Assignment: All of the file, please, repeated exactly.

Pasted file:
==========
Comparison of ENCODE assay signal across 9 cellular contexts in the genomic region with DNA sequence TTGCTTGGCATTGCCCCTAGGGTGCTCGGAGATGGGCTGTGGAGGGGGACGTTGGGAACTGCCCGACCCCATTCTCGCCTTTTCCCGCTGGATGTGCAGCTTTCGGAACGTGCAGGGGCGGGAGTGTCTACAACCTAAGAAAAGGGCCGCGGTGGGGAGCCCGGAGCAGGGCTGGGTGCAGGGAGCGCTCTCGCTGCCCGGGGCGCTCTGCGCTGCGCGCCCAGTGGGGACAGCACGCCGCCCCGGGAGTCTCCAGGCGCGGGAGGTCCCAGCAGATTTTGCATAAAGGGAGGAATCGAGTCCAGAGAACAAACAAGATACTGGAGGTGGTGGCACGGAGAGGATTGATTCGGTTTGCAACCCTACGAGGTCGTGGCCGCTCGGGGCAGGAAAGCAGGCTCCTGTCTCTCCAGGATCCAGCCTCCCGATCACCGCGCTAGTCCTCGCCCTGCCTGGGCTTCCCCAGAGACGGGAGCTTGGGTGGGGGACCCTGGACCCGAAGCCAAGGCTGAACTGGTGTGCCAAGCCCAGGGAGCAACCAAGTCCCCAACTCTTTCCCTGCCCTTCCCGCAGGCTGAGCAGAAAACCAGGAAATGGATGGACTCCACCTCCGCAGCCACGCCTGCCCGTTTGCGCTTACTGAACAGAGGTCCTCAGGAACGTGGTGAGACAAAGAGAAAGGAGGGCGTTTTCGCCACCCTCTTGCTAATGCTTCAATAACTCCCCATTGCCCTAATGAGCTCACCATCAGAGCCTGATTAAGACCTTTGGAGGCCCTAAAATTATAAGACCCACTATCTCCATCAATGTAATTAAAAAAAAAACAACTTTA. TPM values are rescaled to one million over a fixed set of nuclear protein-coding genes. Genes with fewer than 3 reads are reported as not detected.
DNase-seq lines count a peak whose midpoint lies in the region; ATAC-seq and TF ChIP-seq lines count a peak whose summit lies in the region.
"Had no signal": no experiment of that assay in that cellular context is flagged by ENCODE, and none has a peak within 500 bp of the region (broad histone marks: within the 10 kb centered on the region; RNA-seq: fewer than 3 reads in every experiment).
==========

Comparison of ENCODE assay signal across 9 cellular contexts in the genomic region with DNA sequence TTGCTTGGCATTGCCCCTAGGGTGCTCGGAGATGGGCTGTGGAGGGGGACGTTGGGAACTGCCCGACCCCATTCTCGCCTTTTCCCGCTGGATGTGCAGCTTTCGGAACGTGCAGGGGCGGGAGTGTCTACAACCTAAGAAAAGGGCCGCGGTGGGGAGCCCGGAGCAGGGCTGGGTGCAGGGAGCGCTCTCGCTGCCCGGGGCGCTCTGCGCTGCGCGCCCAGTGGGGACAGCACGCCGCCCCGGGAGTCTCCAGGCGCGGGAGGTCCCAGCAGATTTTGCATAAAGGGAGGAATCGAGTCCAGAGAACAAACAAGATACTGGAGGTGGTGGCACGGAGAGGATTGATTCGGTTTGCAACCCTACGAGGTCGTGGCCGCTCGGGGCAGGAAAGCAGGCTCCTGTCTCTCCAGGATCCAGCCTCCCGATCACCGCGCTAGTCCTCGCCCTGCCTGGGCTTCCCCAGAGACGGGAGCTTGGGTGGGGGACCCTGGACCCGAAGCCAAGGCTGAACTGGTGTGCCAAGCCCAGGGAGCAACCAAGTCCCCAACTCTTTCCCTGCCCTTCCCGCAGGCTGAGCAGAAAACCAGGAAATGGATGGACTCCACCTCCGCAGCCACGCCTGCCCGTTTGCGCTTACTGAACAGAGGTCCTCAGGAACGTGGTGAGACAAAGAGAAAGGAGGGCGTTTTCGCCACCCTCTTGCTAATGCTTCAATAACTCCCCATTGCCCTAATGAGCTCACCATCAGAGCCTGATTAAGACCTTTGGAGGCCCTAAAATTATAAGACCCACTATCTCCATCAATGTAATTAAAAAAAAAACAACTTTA. TPM values are rescaled to one million over a fixed set of nuclear protein-coding genes. Genes with fewer than 3 reads are reported as not detected.
DNase-seq lines count a peak whose midpoint lies in the region; ATAC-seq and TF ChIP-seq lines count a peak whose summit lies in the region.
"Had no signal": no experiment of that assay in that cellular context is flagged by ENCODE, and none has a peak within 500 bp of the region (broad histone marks: within the 10 kb centered on the region; RNA-seq: fewer than 3 reads in every experiment).